Turning the Tide: Understanding whale migrations
Marine mammal species, including whales and dolphins, have occasionally been found by the island’s coasts. Certain species, such as the humpback whale, have migration routes that pass by Block Island.
Humpback whales, one of the most common species along New England’s coasts, are known for holding the longest migration distances: over 5,000 miles will be traveled between high-latitude summer feeding grounds, and winter mating and calving grounds in the tropical waters. North Atlantic humpback whales will spend their winter months in the Caribbean, mating and calving. There are few to no food options for humpbacks in this area, and whales will travel up north to feed on small fish and zooplankton for their summers. Feeding grounds have included the Massachusetts coast, specifically Cape Cod where the waters are rich in food diversity. Humpbacks will continue to travel farther up north, to Maine, Newfoundland and even Iceland, where bodies of waters will mix and provide rich nutrients for zooplanktons and small fish.
The humpback whale is not the only baleen whale to migrate past New England coasts. Baleen whales are generally larger than toothed whales, and have baleen plates in their mouth, which help filter seawater from inside their mouths to trap their prey. Their baleen plates are composed of keratin, the same protein that makes up our fingernails and hair. Right whales, fin whales, and minke whales have been spotted near the offshore wind farm. Similar to humpback whales’ migration routes, right whale mothers and their calves will migrate from the south up to Cape Cod to feed. During the planning stages of the offshore wind farm, North Atlantic right whales’ routes were taken into consideration, to avoid disturbing their space and to ensure they wouldn’t be harmed; these whales are an endangered species, with less than 400 remaining in the world due to vessel strikes and entanglements.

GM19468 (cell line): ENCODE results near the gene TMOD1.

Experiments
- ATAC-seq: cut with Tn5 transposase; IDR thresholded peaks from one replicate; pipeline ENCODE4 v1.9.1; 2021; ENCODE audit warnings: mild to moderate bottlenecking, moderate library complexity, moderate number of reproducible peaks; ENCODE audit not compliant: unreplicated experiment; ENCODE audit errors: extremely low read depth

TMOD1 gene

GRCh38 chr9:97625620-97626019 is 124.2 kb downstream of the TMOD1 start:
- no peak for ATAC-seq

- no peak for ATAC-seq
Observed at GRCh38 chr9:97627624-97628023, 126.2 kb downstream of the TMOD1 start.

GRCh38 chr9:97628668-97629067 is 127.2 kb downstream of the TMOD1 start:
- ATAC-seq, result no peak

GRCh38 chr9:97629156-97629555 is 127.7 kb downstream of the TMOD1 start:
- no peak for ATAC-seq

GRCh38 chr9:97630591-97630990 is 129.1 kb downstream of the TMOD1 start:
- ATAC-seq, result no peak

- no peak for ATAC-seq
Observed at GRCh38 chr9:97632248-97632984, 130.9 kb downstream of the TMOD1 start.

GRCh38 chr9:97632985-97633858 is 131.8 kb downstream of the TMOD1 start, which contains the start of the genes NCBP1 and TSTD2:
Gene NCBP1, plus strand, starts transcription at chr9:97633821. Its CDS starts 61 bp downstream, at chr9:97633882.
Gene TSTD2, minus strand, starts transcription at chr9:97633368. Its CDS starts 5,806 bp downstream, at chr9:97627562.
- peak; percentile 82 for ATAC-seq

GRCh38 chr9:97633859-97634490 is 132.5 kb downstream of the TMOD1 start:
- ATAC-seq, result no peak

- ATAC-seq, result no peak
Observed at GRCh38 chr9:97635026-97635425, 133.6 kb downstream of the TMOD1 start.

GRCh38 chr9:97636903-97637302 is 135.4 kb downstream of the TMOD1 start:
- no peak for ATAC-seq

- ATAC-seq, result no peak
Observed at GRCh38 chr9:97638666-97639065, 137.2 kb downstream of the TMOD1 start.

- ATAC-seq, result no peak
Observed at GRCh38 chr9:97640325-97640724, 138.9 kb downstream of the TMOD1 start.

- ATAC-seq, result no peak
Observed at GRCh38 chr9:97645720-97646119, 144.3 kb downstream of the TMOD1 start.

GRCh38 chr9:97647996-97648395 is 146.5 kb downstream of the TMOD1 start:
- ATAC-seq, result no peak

When it comes to spotting a whale, there are multiple ways to collect observations. Humpback whales, and most baleen whales, are identified for their dorsal fins and flukes (tails). The dorsal fin is located on the top of the whale, usually farther down the spine and has a “hump” shape. Scratches, hue patterns and notches can be found on their fins for identification strategies.
The fluke is the whale’s tail, and can be identified by various color markings and scratches. Humpback flukes are unique and quite similar to the human fingerprint. No two flukes are the same, and therefore no two humpback whales can be the same. Any scratch marks, notches and scars are key identifiers in singling out and remembering a whale. Whales can also be identified from hue variation, as well as patterns found on their bodies.
If you were to find a whale stranded or deceased on the island, there are numbers and places you can report to and send in photos of strandings:
NOAA Fisheries numbers:
Regional: Northeast Marine Mammal and Sea Turtle Stranding and Entanglement Hotline
Phone: (866) 755-NOAA (866-755-6622)
For marine mammals and sea turtles (Connecticut/Rhode Island):
Phone: (860) 572-5955 x 107
The Nature Conservancy
Reporting apps for Android and Apple phones:
Whale Alert (NOAA)
Dolphin & Whale 911 (NOAA)